Middle Pocket Pairs

Middle pocket pairs are the hands that fall in between the range of
set mining and wanting to dodge an over card. 8s, 9s,
and even Jacks are all strong hands, but they won’t usually come out
ahead on the river without a low board or some improvement. The
trouble that many players have with middle pocket pairs is found
in their inability to make folds. There are some players who
don’t like to give up pairs no matter what. Of course, these are
usually going to be losing players as well, and your goal is to
learn from their mistakes in creating a profitable environment
in which to play these hands.

A middle pocket pair is almost always going to be played in a
pot that was raised pre-flop. The difference between these pots
and other pots, though, is that you’ll usually either hit big
or totally miss. You can raise with AQ and hit a straight or a
flush draw, a pair, etc. With a middle pocket pair you are
usually going to either hit a set or be left with your pair. You
need to try and make the most out of the chances you have with
sets while also reducing your exposure to potential losses when
you fail to improve. This balance is what tends to throw most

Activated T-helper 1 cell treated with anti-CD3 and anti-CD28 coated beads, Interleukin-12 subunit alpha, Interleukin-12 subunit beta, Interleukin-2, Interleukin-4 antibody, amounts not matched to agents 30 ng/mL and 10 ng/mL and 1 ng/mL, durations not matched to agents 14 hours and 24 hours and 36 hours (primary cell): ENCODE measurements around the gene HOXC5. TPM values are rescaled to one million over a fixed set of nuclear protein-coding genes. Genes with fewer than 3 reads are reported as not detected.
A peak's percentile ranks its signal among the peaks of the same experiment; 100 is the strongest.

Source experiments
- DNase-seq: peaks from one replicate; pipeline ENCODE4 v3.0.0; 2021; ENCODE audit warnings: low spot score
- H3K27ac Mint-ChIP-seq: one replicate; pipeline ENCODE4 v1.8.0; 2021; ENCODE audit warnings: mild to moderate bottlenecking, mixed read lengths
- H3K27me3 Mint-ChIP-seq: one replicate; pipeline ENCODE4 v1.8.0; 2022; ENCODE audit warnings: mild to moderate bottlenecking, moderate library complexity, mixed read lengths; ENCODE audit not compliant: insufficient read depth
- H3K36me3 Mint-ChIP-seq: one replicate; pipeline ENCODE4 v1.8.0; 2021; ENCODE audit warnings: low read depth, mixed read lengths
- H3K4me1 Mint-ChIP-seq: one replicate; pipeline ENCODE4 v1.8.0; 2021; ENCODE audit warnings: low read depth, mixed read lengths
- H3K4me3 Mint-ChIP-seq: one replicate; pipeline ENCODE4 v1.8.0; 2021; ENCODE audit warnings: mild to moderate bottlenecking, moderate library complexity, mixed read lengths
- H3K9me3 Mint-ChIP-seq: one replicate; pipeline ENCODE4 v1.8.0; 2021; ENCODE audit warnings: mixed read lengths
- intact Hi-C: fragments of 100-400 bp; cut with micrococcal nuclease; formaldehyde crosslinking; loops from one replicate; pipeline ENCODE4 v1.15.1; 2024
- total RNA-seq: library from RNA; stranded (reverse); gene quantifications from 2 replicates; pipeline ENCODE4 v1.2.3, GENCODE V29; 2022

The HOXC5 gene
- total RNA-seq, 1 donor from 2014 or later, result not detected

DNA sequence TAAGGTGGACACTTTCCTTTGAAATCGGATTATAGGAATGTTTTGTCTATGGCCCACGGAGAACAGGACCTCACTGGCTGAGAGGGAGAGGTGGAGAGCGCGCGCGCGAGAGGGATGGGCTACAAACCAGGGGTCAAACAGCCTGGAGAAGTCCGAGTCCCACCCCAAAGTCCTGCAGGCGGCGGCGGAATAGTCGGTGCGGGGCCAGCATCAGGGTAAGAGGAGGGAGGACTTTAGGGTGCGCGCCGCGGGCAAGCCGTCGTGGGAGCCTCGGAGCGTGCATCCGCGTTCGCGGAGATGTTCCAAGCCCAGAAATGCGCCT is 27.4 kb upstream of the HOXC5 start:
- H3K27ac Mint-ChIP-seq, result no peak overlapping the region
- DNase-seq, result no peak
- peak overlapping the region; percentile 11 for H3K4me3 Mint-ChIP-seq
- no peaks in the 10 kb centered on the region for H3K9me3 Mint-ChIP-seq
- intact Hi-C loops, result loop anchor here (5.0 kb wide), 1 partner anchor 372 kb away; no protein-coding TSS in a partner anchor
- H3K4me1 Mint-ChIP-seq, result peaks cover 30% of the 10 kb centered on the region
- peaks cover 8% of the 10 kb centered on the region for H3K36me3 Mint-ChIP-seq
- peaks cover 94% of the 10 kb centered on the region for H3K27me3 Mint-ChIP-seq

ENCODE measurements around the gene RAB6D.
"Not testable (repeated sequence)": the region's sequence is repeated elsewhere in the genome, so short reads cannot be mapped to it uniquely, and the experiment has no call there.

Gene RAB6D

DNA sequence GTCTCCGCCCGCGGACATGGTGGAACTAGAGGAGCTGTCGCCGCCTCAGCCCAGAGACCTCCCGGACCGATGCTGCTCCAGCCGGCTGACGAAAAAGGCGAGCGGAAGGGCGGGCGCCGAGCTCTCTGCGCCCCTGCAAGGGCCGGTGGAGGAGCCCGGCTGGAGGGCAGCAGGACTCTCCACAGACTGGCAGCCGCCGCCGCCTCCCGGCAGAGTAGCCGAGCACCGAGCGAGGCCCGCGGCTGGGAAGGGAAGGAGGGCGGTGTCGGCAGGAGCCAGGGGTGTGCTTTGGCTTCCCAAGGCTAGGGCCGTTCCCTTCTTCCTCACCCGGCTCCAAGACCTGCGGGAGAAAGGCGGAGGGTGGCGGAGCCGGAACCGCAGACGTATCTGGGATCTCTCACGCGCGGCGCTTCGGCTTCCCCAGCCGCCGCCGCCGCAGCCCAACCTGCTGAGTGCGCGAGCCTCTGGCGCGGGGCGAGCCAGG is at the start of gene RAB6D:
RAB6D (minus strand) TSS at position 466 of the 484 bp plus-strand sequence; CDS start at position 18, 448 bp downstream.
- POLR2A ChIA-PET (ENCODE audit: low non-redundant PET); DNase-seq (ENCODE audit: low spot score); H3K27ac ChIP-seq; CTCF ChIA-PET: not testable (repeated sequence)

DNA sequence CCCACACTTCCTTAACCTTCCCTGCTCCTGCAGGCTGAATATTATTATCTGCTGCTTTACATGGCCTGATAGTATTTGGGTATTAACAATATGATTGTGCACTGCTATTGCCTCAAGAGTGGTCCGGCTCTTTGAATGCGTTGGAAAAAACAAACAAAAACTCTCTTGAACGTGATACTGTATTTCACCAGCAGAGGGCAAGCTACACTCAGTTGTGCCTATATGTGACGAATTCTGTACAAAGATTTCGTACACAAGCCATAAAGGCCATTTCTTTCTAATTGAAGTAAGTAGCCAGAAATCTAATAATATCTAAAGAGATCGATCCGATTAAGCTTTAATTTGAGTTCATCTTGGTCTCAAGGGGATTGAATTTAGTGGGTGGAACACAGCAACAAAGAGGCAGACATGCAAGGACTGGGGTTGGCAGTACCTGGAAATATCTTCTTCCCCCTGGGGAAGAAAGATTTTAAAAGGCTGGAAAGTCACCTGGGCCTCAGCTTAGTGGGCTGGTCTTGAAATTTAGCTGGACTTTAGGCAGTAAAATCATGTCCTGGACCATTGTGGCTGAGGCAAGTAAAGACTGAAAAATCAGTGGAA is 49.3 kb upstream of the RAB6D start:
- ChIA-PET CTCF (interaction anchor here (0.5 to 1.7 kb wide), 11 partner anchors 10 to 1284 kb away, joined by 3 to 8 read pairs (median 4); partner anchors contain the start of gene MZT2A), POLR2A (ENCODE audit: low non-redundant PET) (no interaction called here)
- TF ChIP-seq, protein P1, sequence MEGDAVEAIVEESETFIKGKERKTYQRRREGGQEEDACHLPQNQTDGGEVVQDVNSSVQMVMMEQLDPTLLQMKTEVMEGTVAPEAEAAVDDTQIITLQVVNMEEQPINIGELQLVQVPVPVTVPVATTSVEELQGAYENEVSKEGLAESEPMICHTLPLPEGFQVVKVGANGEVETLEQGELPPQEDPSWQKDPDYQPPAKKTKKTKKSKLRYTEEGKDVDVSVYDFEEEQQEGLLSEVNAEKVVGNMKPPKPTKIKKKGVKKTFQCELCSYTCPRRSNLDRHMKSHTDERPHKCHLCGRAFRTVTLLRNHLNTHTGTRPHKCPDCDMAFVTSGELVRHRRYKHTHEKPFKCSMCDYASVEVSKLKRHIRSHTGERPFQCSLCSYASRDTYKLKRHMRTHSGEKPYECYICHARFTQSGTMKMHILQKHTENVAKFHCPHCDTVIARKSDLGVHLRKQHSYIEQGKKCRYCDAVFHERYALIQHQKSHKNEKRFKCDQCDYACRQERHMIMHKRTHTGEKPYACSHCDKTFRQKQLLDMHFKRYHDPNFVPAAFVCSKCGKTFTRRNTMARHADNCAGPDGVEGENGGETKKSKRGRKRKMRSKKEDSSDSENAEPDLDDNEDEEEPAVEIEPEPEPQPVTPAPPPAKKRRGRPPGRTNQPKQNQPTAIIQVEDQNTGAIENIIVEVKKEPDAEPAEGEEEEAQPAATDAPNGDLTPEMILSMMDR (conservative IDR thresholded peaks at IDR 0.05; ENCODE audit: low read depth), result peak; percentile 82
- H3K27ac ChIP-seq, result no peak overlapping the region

players off of their game.


In pre-flop situations, you should usually be making some
sort of raise with your middle pocket pairs. The only real
common scenario where a raise wouldn’t make sense would be if
there was already action ahead of you. When players are limping
in left and right, you need to raise in order to thin out the
field. You want to be playing a raised pot so that you stand to
win more when you make a big hand and also so that you can
better control the action when you miss. If you compare the
likely outcomes in a limped pot vs. a raised pot, it’s easy to
see the multiple reasons why aggression wins out.

The trickiest element of middle pocket pairs will be when you
raise and then get re-raised. Depending on the exact strength of
your hand, there’s now a good chance that you are already way
behind your opponent. In most games, players aren’t going to be
3-betting with anything weaker than AQ+ or TT+, with a lot of
players calling even with these hands. You are going to need to
evaluate whether you are now playing the hand in an attempt to
win with an over pair or simply for the purpose of set mining.
Whatever your plan might be going to the flop, though, it could
very easily change depending on the board and the actions that

There are some spots where profitability ceases to exist
pre-flop with middle pocket pairs. For example, an open raise under the gun
followed by a massive re-raise from a player in position should
usually be enough to command a fold. Not only are you being
priced out of the pot for the purpose of set mining, but you are
also going to have a tough time going forward since you are out
of position. There are just too many negative attributes to
moving on with these sorts of situations. Beyond this, however,
there aren’t too many overly troublesome spots that should
arise pre-flop with middle pocket pairs.


As alluded to earlier, post-flop with middle pocket pairs is